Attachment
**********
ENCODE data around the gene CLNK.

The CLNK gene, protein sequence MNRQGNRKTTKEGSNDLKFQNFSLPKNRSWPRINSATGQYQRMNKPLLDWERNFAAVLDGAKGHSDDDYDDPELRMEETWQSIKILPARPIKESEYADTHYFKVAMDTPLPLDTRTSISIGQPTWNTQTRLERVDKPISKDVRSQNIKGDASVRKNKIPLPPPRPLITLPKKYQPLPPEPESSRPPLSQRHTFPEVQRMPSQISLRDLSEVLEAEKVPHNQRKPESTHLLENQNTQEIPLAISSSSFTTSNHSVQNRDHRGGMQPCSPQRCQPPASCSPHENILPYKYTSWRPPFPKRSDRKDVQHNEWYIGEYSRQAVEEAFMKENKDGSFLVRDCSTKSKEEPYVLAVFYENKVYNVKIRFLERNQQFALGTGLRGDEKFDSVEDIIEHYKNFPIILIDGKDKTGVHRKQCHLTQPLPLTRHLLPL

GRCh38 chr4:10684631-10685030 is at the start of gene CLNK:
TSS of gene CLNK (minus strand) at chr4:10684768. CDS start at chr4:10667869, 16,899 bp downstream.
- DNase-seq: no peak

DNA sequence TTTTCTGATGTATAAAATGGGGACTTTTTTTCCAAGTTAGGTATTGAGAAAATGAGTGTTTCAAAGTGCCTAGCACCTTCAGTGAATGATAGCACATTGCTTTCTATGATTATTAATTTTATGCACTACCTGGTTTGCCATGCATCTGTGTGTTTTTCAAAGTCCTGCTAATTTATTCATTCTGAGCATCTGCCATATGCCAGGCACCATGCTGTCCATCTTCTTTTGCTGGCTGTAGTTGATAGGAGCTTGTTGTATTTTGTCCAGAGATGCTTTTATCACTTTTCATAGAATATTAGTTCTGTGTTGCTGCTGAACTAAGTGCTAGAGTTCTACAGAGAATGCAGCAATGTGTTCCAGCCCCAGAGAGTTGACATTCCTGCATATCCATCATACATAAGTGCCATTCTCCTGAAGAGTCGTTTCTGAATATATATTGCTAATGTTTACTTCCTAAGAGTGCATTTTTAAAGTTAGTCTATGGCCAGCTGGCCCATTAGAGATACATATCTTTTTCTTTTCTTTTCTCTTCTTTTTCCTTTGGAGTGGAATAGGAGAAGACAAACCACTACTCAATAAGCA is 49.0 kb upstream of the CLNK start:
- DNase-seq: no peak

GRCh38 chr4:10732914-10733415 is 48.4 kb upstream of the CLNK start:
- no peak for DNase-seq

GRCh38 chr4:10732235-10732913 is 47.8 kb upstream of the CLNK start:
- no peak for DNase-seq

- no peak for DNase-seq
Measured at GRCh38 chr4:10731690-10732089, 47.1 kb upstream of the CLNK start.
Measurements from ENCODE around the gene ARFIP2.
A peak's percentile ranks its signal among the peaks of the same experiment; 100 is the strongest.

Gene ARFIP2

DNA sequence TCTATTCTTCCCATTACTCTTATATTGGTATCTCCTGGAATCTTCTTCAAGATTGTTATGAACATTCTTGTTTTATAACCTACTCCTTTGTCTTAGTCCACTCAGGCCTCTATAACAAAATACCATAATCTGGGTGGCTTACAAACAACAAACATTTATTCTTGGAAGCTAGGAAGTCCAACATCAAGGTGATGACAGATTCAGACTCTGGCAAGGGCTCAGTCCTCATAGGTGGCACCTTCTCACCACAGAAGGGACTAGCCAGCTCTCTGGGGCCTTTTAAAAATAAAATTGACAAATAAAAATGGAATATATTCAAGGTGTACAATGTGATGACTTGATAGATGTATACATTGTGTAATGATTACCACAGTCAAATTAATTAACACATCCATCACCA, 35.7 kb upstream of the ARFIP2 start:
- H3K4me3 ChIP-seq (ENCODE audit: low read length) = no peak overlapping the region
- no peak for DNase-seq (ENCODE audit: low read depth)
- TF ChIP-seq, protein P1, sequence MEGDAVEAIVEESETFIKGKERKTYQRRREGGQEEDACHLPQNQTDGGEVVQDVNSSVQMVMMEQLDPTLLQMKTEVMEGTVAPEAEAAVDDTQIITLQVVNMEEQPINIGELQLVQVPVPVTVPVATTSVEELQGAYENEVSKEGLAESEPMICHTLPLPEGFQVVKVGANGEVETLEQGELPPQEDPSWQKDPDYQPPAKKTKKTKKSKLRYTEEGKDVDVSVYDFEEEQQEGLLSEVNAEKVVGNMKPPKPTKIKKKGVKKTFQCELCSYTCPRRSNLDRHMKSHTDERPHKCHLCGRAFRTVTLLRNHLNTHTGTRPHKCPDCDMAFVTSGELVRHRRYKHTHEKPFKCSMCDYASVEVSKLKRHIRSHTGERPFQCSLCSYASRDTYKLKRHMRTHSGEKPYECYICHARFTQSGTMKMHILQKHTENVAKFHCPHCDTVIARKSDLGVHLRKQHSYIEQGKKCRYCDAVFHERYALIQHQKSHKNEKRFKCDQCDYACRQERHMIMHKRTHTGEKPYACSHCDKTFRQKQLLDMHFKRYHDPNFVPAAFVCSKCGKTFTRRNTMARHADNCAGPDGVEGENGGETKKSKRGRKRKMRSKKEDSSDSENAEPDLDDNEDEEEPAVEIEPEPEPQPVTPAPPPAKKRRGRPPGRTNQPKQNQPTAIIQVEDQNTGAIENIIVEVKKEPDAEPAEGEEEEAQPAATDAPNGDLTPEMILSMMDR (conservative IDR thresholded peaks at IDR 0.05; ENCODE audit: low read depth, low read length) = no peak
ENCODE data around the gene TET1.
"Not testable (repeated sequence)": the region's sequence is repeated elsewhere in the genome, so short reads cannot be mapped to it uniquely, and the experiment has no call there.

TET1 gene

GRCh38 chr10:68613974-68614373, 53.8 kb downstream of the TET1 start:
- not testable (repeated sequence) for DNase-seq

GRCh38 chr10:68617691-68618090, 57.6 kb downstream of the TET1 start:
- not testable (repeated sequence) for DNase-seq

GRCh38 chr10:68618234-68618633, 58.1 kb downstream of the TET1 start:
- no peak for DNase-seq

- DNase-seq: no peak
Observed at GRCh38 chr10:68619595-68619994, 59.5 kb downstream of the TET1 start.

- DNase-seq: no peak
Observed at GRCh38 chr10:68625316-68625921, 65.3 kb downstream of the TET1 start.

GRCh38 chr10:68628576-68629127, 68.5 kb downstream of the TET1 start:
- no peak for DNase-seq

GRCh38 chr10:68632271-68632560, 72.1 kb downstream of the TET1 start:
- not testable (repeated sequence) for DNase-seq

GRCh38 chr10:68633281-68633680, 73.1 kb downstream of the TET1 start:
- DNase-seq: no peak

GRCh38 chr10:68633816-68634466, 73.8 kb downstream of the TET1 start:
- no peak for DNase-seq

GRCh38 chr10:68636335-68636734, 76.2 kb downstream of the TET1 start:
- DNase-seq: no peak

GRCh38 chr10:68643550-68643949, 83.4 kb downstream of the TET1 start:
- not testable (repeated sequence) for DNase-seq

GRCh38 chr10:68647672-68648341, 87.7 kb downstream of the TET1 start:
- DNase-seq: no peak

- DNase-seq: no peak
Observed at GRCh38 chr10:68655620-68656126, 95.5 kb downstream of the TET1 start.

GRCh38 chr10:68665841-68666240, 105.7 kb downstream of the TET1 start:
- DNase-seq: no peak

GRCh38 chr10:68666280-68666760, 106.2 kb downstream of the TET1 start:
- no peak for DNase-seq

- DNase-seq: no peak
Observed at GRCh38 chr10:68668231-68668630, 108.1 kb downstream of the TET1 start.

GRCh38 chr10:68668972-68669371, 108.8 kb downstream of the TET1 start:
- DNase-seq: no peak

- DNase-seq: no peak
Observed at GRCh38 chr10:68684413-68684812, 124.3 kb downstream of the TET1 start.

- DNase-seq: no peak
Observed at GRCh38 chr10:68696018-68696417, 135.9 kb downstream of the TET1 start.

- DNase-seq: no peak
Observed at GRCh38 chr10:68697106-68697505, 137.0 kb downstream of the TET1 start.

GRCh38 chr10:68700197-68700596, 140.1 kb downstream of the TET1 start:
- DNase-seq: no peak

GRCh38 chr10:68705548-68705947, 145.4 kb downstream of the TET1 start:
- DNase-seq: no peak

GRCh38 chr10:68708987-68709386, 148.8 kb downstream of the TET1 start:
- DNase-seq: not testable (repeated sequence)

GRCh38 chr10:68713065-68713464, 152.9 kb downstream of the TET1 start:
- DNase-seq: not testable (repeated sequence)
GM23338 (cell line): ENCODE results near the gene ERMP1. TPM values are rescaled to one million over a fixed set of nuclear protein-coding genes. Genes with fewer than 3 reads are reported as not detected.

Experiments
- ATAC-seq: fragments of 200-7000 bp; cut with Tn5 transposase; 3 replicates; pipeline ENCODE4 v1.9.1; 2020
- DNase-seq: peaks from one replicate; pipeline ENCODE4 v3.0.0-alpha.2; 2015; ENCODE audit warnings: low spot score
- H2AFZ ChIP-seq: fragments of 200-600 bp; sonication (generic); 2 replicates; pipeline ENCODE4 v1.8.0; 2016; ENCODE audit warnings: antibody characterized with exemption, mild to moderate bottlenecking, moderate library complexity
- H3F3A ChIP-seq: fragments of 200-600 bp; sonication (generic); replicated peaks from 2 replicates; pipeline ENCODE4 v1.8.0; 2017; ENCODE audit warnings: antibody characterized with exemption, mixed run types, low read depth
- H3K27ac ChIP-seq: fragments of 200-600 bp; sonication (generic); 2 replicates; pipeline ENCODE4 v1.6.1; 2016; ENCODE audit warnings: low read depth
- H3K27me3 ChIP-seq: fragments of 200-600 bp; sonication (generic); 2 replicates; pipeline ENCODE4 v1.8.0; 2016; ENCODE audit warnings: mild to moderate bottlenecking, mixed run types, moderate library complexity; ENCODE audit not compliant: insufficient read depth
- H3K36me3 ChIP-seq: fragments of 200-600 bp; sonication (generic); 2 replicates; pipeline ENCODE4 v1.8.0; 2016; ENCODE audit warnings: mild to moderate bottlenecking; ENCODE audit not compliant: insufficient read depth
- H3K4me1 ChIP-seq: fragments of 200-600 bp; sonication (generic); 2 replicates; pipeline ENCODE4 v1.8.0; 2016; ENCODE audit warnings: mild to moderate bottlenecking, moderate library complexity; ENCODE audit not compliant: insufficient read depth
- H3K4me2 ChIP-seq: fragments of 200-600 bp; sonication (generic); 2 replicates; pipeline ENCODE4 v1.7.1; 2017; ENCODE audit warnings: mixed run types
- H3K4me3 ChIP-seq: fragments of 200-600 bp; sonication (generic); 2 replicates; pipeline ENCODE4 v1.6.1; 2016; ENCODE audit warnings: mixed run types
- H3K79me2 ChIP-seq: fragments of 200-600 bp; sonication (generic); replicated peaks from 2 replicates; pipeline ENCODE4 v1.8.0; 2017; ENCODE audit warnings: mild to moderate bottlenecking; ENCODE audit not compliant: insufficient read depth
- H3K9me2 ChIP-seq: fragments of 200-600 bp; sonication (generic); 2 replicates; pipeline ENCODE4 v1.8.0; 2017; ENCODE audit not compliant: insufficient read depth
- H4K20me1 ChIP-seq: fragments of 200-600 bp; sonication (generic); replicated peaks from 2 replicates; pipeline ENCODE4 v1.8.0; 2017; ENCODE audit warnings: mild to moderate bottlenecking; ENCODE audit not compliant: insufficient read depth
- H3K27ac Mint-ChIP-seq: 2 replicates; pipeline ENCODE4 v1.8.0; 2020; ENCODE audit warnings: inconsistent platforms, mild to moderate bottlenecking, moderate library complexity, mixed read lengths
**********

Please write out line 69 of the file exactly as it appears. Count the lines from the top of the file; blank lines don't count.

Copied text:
- DNase-seq: not testable (repeated sequence)